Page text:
But also, while you think it maybe low, look around in your local area. If there isn't much else available, it maybe worth just doing it to have a reference & experience on your resume.
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#12 DragonProgrammer   User is offline

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Re: Wage Question

Posted 03 October 2014 - 06:02 AM

Jobs seldomly come up here that are computer science related, however could it be worth to try to turn this into a paid internship? Because I will get the credit hours for it and still get my pay (assuming that I can get everything worked out). I have been working there about 9 months. I know that I am probably not going to get raised to what I would like, but I was just curious what I should be getting payed in case there is another job that pops up in the area. I don't know if I should ask for a raise or not because I just got a 25cent raise. My problem in asking for a raise is that I can't lose any of my hours because I am working on getting married. Also, people at this job have been known to get fired or all their shifts cut except one because they've asked for raises, or benefits. It's not the best of jobs because of the management, and pay, but I choose it because it was the only thing in the area related to my major open.

View Postjon.kiparsky, on 02 October 2014 - 09:22 PM, said:

I'd say if you're good at any one of the things you list, you can make well above $8/hr doing that one thing. I would also say that nobody but a tight-ship public station is going to have one person doing all of those things, so being the jack of all trades is not going to pay you as well as being the master of one.
That being said, I wouldn't necessarily tell you to leave that position - it might be the best place for you to be while you're in school. If you like any of the production things you're doing, you should certainly develop those skills. Not only is it good to have a fallback in case things go dry, but it's also nice to be able to be a skilled volunteer in the arts - for example, if you enjoy theater, you'd certainly find a place in many local companies if you can do sound design, or videography, or stuff like that. It won't pay for toffee, but it's nice to be involved in the arts, if that's your thing. More practically, having out-of-left-field skills in your set is always good interview chatter. In hiring, skilled = sexy.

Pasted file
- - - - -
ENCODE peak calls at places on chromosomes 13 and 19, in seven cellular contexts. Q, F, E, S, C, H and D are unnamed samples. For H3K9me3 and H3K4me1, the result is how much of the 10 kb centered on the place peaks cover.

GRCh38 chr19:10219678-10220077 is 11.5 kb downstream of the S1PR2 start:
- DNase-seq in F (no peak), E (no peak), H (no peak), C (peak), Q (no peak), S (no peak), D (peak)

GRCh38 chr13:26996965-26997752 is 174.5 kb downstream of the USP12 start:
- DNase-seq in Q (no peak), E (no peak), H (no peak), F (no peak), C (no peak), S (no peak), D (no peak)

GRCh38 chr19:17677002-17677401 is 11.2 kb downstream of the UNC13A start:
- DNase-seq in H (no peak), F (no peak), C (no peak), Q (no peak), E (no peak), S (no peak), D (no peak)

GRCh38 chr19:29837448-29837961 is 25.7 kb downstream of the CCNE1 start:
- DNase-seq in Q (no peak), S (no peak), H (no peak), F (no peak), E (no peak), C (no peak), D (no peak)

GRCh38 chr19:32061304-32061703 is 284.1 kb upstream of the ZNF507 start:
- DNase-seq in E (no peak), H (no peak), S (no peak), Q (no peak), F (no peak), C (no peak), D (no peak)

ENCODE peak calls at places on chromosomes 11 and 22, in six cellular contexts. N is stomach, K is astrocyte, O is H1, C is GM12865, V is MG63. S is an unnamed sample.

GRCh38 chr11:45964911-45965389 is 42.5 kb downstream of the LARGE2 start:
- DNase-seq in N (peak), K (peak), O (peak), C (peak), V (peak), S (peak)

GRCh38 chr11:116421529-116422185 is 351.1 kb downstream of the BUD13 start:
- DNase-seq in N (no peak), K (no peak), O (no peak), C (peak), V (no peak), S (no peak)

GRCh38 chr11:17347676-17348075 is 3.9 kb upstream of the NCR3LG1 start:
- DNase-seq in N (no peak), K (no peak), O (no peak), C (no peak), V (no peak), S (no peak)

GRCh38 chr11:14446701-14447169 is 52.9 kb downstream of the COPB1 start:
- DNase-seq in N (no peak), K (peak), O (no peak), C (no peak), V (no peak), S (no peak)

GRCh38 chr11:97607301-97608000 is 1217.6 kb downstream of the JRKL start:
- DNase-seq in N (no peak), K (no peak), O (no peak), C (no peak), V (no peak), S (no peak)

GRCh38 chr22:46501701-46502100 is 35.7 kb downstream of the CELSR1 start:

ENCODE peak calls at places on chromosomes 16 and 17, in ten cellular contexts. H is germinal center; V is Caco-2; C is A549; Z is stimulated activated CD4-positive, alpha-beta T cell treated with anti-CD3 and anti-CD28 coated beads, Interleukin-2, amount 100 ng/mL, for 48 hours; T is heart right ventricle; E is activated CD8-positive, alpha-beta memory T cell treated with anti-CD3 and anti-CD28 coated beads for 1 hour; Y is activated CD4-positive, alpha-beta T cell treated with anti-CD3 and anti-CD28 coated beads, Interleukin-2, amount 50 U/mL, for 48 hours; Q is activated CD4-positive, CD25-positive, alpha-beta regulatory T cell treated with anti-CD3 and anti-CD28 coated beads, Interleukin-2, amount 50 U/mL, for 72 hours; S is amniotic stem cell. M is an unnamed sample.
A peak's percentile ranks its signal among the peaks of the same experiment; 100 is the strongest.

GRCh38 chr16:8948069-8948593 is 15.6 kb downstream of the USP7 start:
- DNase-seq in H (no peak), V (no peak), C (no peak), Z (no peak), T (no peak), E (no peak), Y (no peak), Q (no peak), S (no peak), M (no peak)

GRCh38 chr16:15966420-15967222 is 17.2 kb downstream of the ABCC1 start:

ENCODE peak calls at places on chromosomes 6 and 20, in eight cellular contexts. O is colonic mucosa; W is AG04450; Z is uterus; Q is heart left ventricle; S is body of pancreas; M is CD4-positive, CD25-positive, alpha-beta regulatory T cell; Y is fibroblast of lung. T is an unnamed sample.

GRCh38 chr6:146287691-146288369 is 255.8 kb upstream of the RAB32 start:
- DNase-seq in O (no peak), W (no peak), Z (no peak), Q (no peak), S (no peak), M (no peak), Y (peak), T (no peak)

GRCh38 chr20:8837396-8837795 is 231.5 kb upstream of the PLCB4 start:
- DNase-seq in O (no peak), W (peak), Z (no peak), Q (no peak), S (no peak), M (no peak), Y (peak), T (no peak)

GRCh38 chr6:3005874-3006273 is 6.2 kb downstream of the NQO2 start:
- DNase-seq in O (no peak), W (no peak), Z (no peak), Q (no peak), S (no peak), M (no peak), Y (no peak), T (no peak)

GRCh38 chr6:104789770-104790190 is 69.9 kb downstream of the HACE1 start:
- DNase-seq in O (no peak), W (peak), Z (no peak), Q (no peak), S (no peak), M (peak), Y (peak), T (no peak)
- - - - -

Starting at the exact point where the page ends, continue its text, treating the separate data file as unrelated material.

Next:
I'm not sure that the sort of web design you're talking about is going to get you very far into a good CS job, but if you're developing deeper skills in your classes, it's no bad thing to have this on your resume. When you go into the interview, now you're a guy fresh out of school, but you've also got some experience working in a real-world environment. Welcome to the front of the line. You'll still have to show that you have something more than framework twiddling to offer, but you'll certainly get a chance to show that.


Yeah the station here wants everyone to work at least three positions once they have been there over a year. It's kinda stupid though because we have a lot of people quit because of it, and they lose a lot of productivity because of it. Also, out of around 35 employees only 4 are full time, and 3 of those are in management.
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#13 depricated   User is offline

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Re: Wage Question

Posted 03 October 2014 - 07:58 AM

My first programming job was actually second tier tech support. I had all the support qualifications and programming knowledge they wanted for someone to build an in-house CMDB and front end for it. I started that at $19/hr.

Best I have to offer without speculating.